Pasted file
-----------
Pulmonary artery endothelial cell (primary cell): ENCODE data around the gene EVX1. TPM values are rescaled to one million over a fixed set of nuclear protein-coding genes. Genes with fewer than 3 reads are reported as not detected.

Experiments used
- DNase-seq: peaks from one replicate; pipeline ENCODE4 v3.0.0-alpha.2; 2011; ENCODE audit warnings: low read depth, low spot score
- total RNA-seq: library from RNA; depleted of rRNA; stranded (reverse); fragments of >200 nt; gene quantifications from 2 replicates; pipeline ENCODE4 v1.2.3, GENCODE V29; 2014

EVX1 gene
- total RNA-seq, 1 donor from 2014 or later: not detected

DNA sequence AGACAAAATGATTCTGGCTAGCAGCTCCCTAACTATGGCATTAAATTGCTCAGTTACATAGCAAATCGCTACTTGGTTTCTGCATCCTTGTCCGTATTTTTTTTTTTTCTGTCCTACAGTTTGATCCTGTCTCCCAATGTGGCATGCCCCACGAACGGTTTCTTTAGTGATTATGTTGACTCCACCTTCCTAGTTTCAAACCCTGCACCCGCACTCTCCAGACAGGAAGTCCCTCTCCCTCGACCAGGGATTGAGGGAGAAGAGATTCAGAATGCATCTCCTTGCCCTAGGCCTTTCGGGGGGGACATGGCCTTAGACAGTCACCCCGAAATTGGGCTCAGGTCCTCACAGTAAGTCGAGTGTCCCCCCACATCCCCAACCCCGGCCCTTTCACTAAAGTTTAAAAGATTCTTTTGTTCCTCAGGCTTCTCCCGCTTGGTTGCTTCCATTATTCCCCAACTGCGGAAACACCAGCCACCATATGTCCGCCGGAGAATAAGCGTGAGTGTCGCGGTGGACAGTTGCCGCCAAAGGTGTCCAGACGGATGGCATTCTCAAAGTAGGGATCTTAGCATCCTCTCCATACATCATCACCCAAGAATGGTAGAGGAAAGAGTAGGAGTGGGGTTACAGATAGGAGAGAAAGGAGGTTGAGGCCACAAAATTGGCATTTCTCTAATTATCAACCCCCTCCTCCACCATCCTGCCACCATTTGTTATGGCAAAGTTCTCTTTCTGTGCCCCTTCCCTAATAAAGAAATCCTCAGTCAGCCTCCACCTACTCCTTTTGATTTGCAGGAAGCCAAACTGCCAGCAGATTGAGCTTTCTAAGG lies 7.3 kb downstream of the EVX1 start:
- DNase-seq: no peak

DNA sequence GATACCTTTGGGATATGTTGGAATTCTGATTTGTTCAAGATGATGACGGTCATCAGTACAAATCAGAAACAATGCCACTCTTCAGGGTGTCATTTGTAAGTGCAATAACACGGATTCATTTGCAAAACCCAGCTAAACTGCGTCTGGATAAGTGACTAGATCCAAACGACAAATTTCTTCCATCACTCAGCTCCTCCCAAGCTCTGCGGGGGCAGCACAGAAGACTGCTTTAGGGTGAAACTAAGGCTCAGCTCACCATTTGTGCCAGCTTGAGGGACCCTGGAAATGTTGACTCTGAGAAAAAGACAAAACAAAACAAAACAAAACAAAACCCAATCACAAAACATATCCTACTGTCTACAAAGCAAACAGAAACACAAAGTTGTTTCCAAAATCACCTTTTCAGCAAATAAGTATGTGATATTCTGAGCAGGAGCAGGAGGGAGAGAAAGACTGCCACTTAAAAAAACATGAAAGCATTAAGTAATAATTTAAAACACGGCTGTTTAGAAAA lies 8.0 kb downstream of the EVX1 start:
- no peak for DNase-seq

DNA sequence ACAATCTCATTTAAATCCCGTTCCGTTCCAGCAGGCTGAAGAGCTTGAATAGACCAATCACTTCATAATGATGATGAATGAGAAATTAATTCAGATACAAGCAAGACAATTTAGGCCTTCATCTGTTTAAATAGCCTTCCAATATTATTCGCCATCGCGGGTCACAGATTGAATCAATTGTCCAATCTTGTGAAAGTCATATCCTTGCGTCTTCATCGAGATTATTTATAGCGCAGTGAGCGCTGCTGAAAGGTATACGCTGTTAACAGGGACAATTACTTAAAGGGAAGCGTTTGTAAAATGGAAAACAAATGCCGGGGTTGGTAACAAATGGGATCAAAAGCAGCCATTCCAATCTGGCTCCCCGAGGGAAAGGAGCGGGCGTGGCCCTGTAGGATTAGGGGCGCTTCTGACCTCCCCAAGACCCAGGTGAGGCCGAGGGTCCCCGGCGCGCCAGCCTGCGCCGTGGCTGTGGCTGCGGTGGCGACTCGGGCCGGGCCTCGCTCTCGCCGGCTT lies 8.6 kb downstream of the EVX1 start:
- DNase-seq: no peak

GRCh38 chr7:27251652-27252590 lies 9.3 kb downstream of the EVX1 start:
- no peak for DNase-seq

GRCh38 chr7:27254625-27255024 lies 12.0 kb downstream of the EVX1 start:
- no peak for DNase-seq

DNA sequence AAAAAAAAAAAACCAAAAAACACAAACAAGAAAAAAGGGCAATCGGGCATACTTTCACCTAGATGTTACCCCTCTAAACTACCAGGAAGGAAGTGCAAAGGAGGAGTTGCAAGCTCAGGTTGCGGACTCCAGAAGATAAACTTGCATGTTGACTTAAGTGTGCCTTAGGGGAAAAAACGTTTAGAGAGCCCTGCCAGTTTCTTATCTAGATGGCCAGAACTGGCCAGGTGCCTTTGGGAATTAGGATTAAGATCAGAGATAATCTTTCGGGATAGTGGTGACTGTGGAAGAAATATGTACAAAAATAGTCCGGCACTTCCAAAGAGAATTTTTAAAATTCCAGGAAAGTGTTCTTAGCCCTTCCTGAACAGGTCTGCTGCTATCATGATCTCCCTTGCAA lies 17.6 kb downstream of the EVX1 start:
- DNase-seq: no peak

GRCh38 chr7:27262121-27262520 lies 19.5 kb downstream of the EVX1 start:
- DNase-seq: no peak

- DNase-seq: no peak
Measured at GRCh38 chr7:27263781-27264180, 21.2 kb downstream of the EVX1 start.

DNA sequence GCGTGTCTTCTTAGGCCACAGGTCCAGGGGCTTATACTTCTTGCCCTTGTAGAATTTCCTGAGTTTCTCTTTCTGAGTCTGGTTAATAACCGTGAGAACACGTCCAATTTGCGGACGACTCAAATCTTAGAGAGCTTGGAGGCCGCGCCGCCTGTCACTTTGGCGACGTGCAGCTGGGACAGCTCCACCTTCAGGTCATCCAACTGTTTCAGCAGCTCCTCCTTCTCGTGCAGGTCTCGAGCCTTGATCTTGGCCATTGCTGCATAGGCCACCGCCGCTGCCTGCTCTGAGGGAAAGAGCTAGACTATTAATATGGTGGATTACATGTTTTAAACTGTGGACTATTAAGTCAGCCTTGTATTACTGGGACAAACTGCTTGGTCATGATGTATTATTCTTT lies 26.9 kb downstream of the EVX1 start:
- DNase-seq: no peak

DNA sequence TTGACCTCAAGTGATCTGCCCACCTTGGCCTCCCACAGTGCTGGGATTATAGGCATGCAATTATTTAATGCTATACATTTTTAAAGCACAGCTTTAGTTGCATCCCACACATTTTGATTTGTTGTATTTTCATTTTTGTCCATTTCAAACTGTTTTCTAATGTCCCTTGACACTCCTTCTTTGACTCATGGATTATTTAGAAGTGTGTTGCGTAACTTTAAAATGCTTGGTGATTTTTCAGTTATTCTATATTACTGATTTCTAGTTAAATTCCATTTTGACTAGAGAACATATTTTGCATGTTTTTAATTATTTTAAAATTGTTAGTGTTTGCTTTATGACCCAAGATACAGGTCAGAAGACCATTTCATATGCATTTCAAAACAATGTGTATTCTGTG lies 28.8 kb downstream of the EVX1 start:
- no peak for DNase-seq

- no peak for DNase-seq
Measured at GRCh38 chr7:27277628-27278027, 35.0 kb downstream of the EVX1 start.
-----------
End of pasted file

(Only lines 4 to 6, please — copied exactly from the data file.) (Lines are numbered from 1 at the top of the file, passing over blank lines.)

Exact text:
- total RNA-seq: library from RNA; depleted of rRNA; stranded (reverse); fragments of >200 nt; gene quantifications from 2 replicates; pipeline ENCODE4 v1.2.3, GENCODE V29; 2014

EVX1 gene
- total RNA-seq, 1 donor from 2014 or later: not detected